As Conor Ryan pointed out last week, there is a major contradiction in the Conservative education policy:
“One day Michael Gove is extolling the virtues of free schools, liberated from the shackles of Whitehall, with the touchy-feely charms of Goldie Hawn jostling alongside Swedish companies to deliver. Days later he is laying down the level of detailed knowledge that every youngster should have of their kings and queens, their classical poetry by heart and their algebra under the tutelage of the Tories’ Maths mistress Carol Vorderman.”
The same observation was made by Matthew Taylor earlier this year in response to Gove’s answers to a series of questions posted by the Royal Society of Arts. Taylor wrote:
“My concern – one I have shared with Michael – is that if he is the Secretary of State the position ‘this is what I think is right but, hey, it’s up to schools and parents to decide’ will be hard to sustain. The powerful traditionalist lobby will expect a sympathetic Secretary of State to stamp down on those progressive practices which they are convinced are damaging children and society. There will be orchestrated pressure and Michael will need to be strong and subtle if he is to espouse his beliefs without becoming prescriptive.”
Gove will need to be particularly ‘strong and subtle’ when deciding which groups will be given funding to start new parent-promoted schools. How, with the above contradictions in mind, will the Tories guarantee that all potential new school providers will be given a fair hearing, regardless of their approach to education?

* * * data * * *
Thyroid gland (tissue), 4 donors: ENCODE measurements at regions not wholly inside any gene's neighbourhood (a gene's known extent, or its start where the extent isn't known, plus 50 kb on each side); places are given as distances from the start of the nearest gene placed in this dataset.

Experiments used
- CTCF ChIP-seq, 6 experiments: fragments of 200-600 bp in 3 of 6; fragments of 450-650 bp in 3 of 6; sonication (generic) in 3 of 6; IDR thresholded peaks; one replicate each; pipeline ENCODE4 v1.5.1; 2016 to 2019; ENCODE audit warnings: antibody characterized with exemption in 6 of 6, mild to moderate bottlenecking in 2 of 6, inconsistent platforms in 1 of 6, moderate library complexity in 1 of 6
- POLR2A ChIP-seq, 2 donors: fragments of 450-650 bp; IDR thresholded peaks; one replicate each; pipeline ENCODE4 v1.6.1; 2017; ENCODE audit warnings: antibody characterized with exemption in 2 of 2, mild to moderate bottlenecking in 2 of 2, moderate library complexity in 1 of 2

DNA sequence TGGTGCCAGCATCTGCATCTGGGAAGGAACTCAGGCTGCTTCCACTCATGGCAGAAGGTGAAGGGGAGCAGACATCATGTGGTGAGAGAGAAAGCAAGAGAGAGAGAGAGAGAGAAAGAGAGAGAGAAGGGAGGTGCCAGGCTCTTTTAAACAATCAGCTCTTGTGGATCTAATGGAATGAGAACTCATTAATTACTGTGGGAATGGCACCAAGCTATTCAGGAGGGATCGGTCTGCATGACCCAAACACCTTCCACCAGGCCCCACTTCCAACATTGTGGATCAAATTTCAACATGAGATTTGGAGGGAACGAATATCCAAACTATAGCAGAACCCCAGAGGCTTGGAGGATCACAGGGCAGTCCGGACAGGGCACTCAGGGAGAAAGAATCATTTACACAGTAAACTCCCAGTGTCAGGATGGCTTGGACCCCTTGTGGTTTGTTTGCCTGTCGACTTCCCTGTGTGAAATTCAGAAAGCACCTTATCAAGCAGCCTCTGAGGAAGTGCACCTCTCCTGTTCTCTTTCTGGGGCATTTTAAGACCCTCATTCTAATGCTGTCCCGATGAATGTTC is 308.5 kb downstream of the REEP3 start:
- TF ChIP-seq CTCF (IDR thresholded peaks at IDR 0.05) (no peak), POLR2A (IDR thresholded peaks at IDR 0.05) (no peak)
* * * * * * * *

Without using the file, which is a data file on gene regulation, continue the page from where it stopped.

I have a plan.
The Tories try to reassure us that they will be balanced in their Schools Policy Paper: Raising the Bar, Closing the Gap by saying that:
"With a Conservative Government we anticipate a legal presumption that any application from fit and proper persons who can demonstrate good intent should be accepted unless exceptional circumstances prevail."
So, the only judgment needing to be made is, ‘which people are ‘fit and proper’’? To help them make a balanced judgment I recommend a ‘Fit and Proper Persons Committee’ (to be chaired by Lord Ashcroft). Here are some of the questions the Committee could ask the applicants:
1. Were they a member of the Bullingdon Club?
2. Do they believe in rote learning?
3. Is their favourite actress Goldie Hawn?
4. Can they name all the Kings and Queens of England?
5. Do they pay their taxes in full?*
6. Is their favourite school system the Swedish one (regardless of what the evidence might say about standards slipping)?
7. Is their favourite school Mossbourne Academy?
8. Do they believe the British Empire was a ‘good thing’?
9. Do they like sitting in rows?
10. Do they know any poetry by heart?
In order to be judged a Fit and Proper Person, the applicants must gain at least a 2/2 on the test.**
Suggestions for questions welcomed.....
*Some exceptions may be made
**Some exceptions may be made